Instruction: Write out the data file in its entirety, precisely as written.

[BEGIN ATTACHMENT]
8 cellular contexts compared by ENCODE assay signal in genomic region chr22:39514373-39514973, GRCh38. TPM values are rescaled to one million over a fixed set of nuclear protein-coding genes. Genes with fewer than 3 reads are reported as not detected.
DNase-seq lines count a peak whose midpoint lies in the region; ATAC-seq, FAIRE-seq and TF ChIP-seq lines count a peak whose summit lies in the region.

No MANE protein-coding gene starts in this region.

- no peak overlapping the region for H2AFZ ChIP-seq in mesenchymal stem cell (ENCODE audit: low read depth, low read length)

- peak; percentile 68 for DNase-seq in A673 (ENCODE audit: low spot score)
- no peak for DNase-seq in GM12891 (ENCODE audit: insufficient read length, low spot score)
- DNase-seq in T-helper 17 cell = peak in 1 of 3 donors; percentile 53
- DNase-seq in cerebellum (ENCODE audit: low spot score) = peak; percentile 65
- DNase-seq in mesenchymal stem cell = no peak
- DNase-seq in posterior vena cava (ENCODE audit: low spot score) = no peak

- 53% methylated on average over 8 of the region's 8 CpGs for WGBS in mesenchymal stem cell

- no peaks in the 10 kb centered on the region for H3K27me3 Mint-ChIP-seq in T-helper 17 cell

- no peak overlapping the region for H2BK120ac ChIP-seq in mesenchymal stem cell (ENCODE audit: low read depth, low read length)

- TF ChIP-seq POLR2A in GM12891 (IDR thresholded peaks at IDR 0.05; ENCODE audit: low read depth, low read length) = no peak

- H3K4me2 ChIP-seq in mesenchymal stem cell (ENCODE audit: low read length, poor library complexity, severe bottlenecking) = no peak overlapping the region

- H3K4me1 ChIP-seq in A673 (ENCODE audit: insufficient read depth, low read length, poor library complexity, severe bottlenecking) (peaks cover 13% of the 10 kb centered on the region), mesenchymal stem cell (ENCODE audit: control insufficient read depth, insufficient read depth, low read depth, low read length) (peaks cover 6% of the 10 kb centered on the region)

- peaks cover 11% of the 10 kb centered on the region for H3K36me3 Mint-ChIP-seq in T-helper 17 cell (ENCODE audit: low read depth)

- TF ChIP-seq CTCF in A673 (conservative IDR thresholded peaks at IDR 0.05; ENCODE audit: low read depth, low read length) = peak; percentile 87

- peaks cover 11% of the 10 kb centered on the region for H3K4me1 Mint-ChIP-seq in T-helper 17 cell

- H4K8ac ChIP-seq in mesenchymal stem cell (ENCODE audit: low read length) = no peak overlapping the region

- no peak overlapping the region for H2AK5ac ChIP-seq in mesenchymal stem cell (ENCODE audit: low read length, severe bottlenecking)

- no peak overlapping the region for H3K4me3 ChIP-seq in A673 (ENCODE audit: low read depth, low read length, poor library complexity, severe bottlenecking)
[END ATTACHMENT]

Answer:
8 cellular contexts compared by ENCODE assay signal in genomic region chr22:39514373-39514973, GRCh38. TPM values are rescaled to one million over a fixed set of nuclear protein-coding genes. Genes with fewer than 3 reads are reported as not detected.
DNase-seq lines count a peak whose midpoint lies in the region; ATAC-seq, FAIRE-seq and TF ChIP-seq lines count a peak whose summit lies in the region.

No MANE protein-coding gene starts in this region.

- no peak overlapping the region for H2AFZ ChIP-seq in mesenchymal stem cell (ENCODE audit: low read depth, low read length)

- peak; percentile 68 for DNase-seq in A673 (ENCODE audit: low spot score)
- no peak for DNase-seq in GM12891 (ENCODE audit: insufficient read length, low spot score)
- DNase-seq in T-helper 17 cell = peak in 1 of 3 donors; percentile 53
- DNase-seq in cerebellum (ENCODE audit: low spot score) = peak; percentile 65
- DNase-seq in mesenchymal stem cell = no peak
- DNase-seq in posterior vena cava (ENCODE audit: low spot score) = no peak

- 53% methylated on average over 8 of the region's 8 CpGs for WGBS in mesenchymal stem cell

- no peaks in the 10 kb centered on the region for H3K27me3 Mint-ChIP-seq in T-helper 17 cell

- no peak overlapping the region for H2BK120ac ChIP-seq in mesenchymal stem cell (ENCODE audit: low read depth, low read length)

- TF ChIP-seq POLR2A in GM12891 (IDR thresholded peaks at IDR 0.05; ENCODE audit: low read depth, low read length) = no peak

- H3K4me2 ChIP-seq in mesenchymal stem cell (ENCODE audit: low read length, poor library complexity, severe bottlenecking) = no peak overlapping the region

- H3K4me1 ChIP-seq in A673 (ENCODE audit: insufficient read depth, low read length, poor library complexity, severe bottlenecking) (peaks cover 13% of the 10 kb centered on the region), mesenchymal stem cell (ENCODE audit: control insufficient read depth, insufficient read depth, low read depth, low read length) (peaks cover 6% of the 10 kb centered on the region)

- peaks cover 11% of the 10 kb centered on the region for H3K36me3 Mint-ChIP-seq in T-helper 17 cell (ENCODE audit: low read depth)

- TF ChIP-seq CTCF in A673 (conservative IDR thresholded peaks at IDR 0.05; ENCODE audit: low read depth, low read length) = peak; percentile 87

- peaks cover 11% of the 10 kb centered on the region for H3K4me1 Mint-ChIP-seq in T-helper 17 cell

- H4K8ac ChIP-seq in mesenchymal stem cell (ENCODE audit: low read length) = no peak overlapping the region

- no peak overlapping the region for H2AK5ac ChIP-seq in mesenchymal stem cell (ENCODE audit: low read length, severe bottlenecking)

- no peak overlapping the region for H3K4me3 ChIP-seq in A673 (ENCODE audit: low read depth, low read length, poor library complexity, severe bottlenecking)